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...husband asks who “they” were, and Antoinette names the servants who had remained after emancipation-- Christophine, Godfrey, and a boy named Sass, whose real name was Disastrous, because his godmother liked... (full context)
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Antoinette says that her family would have died if Christophine had not been there to care for them. She explains that many people died in... (full context)
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...went off to earlier that day, and she tells him that she went to see Christophine, and that she will tell him anything now, because she sees that words are no... (full context)
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Fraser writes back at once, saying that the woman’s name was “Josephine or Christophine,” and she was imprisoned in connection with obeah before becoming a servant at Coulibri. He... (full context)
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One afternoon, Antoinette returns to the house, closely followed by Christophine. Antoinette goes to her room without looking at the husband, and rings for Baptiste. Baptiste... (full context)
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...body. The husband feels as if he is in a dream. She only quiets when Christophine comes in and tells her to stop crying. She collapses onto the sofa and sobs. (full context)
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Christophine turns to the husband and asks him sadly why he did what he did with... (full context)
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He goes back to his room, where Christophine finds him. They argue. She tells him she hopes he’s satisfied, that she knows what... (full context)
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...is right, that he meant for her to hear what happened. Now in addition to Christophine’s words echoing in his mind, he can hear Antoinette’s voice as it sounded or must... (full context)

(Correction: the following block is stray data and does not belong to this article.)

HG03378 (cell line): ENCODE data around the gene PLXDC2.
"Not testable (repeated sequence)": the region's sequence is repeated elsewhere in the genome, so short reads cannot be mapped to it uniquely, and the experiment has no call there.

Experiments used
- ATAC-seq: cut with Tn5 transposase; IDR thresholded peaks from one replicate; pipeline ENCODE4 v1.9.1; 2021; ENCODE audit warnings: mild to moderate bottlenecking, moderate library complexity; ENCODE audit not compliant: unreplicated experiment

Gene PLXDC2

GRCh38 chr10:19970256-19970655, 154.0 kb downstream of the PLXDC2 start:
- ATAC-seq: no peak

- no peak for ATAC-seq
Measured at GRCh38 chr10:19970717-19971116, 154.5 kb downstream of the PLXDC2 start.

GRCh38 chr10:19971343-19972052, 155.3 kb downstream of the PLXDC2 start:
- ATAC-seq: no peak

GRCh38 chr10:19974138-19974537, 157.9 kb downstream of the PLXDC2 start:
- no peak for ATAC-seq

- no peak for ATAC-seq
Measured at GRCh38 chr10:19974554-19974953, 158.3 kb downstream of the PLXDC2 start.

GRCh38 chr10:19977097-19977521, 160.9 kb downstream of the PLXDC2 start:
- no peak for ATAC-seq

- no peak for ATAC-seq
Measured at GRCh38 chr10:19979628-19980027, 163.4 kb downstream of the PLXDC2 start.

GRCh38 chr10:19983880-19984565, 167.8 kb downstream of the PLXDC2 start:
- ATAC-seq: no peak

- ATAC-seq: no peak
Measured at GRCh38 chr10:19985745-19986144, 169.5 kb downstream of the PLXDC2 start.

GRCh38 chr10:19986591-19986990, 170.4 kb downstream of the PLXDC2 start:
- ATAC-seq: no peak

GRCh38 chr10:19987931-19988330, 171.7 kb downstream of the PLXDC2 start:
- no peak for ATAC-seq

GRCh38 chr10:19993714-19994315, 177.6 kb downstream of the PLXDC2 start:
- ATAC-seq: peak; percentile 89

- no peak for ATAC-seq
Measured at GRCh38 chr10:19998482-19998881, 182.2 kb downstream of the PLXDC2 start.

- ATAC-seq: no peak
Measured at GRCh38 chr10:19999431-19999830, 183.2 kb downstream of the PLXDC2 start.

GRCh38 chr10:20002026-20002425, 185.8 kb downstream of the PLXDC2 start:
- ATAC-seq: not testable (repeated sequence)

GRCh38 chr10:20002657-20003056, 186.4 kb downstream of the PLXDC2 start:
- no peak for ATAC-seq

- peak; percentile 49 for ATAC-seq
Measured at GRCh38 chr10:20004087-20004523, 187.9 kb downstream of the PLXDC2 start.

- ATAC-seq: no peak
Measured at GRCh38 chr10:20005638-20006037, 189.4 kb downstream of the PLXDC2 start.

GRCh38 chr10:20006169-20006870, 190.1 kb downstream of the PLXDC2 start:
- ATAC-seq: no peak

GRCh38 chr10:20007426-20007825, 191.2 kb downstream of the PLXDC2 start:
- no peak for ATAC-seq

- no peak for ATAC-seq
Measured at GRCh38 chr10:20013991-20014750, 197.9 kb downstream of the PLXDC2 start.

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When he shakes his head, Christophine repeats that everything Daniel Cosway told him is a lie, and that she would have... (full context)
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The husband asks Christophine if she and Antoinette would both stay here at Granbois, and she says no, they... (full context)
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Christophine relents, but demands to know what he will do with Antoinette. He says he will... (full context)
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He asks Christophine if she wants to say goodbye to Antoinette, and she tells him that she has... (full context)
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Agitated after his confrontation with Christophine, the husband paces his room and speaks aloud to himself a letter he wants to... (full context)
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...is no pity for him, who is “tied to a lunatic for life.” He remembers Christophine telling him that Antoinette loves him, thirsts for him, and thinks to himself that Antoinette... (full context)
Part 3
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...to the attic and climbs out onto the roof, all the while calling out to Christophine. Sitting out on the roof and watching the flames, she remembers Aunt Cora and Tia... (full context)